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By John Mather

Wiping snot off kids’ noses by day, wiping opponents off the court by night–this is a typical day for Matt Fugard.

A star middle on Ryerson’s men’s volleyball team and nominee for Athlete of the Year, Fugard is studying early childhood education (ECE), a nontraditional program for a man.

And at 6-foot-8–about as tall as three toddlers stacked on top of one another–Fugard is a particular anomaly in the progam. “(The kids) think it’s hilarious because they are, like, below my knee. And when they look up, they’re like, ‘Lift me up,'” he says.

The physically demanding children attend the Ryerson day-care, where Fugard works two days a week as part of his program. Fugard’s supervisor at the daycare, Sally Kotsopoulos, says his current placement with 2-to-4-year-olds will be beneficial if he becomes an elementary school teacher–Fugard’s “dream job.”

Kotsopolous is also happy to have a male figure in the day care, adding that Fugard is excellent with the children. “He gets right down on the floor with them, and that is what a good teacher is all about.”

Fugard says spending his days on the floor with the kids drains his energy, and often leaves him exhausted before games and practices. “There were days when I was like, ‘Oh my God, I am so sore.’ I had just done a nine-to-five placement job with kids going crazy…Then I would have two hours for a break; I’d have to eat, I’d have to refocus and start thinking about volleyball again … Going into that game you’re already done.”

Playing for a team comprised mainly of engineers, Fugard knows of few guys who could do what he does. But his teammates still like to make fun of him sometimes. “(Once), we wanted someone’s attention, and I was like, ‘Oh we’ll just turn off the lights.'” Laughing at himself, Fugard remembers one player saying, “Only an ECE instructor would think of that.”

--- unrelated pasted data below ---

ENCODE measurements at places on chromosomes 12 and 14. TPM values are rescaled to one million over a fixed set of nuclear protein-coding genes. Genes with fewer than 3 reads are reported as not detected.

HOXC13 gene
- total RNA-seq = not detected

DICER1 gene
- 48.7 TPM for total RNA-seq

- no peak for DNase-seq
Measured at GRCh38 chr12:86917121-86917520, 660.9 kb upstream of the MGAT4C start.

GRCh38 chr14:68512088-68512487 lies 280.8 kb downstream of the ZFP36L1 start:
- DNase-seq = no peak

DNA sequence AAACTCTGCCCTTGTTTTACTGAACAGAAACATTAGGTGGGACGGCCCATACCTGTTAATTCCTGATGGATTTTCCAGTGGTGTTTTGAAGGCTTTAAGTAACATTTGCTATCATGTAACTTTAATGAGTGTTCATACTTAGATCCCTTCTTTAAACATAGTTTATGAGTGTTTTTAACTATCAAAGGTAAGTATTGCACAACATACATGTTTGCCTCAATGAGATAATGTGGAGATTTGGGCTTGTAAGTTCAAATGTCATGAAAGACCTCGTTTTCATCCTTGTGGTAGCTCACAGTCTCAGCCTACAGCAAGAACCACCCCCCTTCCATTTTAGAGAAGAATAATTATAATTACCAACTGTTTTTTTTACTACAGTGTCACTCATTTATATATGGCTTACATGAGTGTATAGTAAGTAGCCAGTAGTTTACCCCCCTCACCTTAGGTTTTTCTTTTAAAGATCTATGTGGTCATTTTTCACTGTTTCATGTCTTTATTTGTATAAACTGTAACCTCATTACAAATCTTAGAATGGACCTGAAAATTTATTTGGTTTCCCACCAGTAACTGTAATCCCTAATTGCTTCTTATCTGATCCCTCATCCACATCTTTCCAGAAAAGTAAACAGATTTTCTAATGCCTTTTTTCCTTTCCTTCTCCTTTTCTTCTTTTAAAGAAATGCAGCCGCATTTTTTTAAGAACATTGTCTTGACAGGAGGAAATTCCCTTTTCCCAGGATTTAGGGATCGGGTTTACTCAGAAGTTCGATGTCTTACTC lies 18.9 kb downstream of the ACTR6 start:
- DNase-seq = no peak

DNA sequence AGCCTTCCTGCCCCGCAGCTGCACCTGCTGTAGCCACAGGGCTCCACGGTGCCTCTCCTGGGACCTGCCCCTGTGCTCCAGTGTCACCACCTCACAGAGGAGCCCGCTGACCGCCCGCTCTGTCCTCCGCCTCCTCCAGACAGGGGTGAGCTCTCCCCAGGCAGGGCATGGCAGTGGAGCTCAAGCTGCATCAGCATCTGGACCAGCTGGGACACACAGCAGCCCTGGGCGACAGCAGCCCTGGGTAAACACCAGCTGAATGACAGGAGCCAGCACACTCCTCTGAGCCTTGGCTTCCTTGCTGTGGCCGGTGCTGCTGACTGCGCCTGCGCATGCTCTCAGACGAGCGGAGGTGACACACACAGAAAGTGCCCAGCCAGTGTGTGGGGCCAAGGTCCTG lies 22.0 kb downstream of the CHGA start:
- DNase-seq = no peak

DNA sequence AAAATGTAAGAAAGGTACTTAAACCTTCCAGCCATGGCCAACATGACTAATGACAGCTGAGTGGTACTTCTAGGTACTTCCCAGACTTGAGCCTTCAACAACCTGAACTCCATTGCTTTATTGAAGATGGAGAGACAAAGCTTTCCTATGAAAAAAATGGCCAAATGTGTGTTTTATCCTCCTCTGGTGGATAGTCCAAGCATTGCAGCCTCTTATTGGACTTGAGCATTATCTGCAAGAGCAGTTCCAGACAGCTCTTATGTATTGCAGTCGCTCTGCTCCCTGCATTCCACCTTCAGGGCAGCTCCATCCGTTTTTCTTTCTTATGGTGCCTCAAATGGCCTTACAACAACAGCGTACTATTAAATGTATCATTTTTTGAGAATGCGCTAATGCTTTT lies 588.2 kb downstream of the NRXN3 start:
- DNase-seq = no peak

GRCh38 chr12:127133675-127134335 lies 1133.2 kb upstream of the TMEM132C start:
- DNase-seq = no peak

Fugard says the teasing is all just for laughs and he often makes fun of his teammates as well. “Mal (Sampa, another Rams middle) always has these crazy facts like, ‘Well the velocity of the uh…’ and he will just go off on these crazy numbers,” he says, laughing again. “And I’ll be like, ‘Yeah, why don’t you go write that down. I want to see an equation for that.'”

His teammates’ jokes quickly turned to jealouly when they realized the gender ratio in the program is 175 women to four men. “At the beginning, when I first signed up and heard that ratio, I was like, ‘This is going to be the best year ever!’ And I had a huge grin on my face,” he remembers. The euphoria didn’t last long. “Being 20 and having a little more life experience, I really felt like an outsider. Man, all those young girls. I felt like they were almost afraid of me,” he says.

Fugard says he tried hard to get the girls in his program to see him as a classmate. “I had to make them think I was not only there to date them.” Fugard says since then he has been nothing but friends with his classmates. “I am like the big brother that protects them from all the engineers.” Men’s volleyball coach Mirek Porosa tried recruiting Fugard out of high school.

Despite the coach’s efforts, the young athlete decided on the University of British Columbia. “I am as skilled at volleyball as I am, and as strong as I am, because of UBC,” he says. After moving back to Ontario, high-school friend and current Ram Roger Marszalek re-introduced the possibility of playing for Ryerson, where Fugard could study ECE. Balancing schoolwork, the daycare, volleyball and a part-time job has been a challenge for Fugard.

But in the end, he says he knows where his priorities are. “For me, when the worlds collide, volleyball comes out on top…I love ECE and I love marks and doing well in school.

But for me I would love to be able to go pro at the end of it all.”

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